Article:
Les’s skill in using local ingredients for international dishes grew from necessity as much as from choice. “Faced with all these new flavours and textures, I had to change my whole repertoire when I came here, and that became the new style and standard of my work. Coming from the UK, where you can get virtually everything you want, to a Caribbean island where the range of vegetables and game is more limited, I had to be a lot more creative and learn to work with local produce.

Health and climate also influenced Les’s work in Barbados. “People coming to this climate can’t eat the heavy, greasy foods –no one should, for that matter. After a meal like that you can’t feel active, revived, or sexy.” By contrast, Cobblers Cove “can serve a five-course meal which leaves you fully sated, yet you are not bloated. You feel awake, recharged.

Priding himself on his relationship with his patrons, Les enjoys floating around the dining room, talking to guests. “It is important to develop that attachment. You learn what they like and get a handle on their tastes.”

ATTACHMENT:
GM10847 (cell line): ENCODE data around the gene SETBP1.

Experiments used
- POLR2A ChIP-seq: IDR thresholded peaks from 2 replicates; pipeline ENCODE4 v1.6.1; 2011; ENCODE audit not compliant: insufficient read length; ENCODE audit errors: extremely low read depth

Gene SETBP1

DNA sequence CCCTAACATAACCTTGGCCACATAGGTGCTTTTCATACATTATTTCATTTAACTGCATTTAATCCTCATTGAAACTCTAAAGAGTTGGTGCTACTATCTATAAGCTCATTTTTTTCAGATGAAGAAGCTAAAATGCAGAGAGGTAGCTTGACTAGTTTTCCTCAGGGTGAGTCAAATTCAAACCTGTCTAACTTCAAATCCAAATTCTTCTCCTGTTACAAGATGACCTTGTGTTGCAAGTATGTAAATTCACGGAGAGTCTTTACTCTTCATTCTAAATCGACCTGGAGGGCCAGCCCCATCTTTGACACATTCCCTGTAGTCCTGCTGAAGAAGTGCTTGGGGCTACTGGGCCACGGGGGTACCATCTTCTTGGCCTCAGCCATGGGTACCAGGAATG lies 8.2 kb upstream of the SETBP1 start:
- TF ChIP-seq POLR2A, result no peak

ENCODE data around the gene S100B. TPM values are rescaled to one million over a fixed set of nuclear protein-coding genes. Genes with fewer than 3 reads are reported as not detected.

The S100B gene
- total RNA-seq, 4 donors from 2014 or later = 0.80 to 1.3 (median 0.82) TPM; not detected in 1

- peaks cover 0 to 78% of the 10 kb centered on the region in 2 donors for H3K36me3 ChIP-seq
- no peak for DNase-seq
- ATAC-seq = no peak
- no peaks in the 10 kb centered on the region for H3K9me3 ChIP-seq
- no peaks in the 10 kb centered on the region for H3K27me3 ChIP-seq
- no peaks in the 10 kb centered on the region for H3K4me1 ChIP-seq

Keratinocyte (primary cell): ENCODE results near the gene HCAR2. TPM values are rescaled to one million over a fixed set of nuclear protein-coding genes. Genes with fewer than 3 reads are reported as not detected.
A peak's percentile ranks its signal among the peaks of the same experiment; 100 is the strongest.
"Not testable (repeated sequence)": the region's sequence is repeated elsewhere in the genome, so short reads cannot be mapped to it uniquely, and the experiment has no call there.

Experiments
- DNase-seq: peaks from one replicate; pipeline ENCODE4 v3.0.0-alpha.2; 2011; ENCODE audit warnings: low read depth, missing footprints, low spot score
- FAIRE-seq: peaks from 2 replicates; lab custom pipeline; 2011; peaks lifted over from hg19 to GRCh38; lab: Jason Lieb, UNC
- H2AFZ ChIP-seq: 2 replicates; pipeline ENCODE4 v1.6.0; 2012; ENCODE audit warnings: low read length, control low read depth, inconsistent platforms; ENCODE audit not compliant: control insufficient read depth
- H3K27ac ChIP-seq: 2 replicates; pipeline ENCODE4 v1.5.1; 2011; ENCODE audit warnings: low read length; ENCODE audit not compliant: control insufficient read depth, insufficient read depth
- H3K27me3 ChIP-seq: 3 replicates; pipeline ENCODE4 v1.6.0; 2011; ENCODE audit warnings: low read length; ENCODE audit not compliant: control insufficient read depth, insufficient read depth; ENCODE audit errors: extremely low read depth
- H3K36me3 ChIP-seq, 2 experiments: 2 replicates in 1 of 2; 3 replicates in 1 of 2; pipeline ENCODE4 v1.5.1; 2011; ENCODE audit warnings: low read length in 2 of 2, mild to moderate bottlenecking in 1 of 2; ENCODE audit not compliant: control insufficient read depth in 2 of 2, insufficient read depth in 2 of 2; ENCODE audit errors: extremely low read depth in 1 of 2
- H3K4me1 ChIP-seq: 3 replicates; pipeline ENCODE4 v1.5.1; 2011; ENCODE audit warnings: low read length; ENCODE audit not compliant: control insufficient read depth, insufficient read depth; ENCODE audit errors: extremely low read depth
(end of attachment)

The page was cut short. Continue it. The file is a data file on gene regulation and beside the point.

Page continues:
POISSONS FUMES MULTICOLORES (Multicoloured smoked fish)

Presented in a sailboat motif, smoked salmon and king fish are layered between varying seasoned butters, then garnished with piped cremes for a wave effect.

FLEURS D’COURGETTES FARCIES AUX LEGUMES (Zucchini flowers stuffed with vegetables)

Vegetable flowers filled with finely chopped zucchini, sauteed in olive oil and garlic and “perfumed with basil and mint,” are slowly braised in a vegetable stock, then presented in a pinwheel shape napped in a delicately seasoned tomato, garlic and herb sauce.


Finely grated heart of coconut, soaked in coconut water and jelly, fresh vanilla and essence, are blended and sieved together for a “chilled, snowy white broth of pure natural coconut flavour.”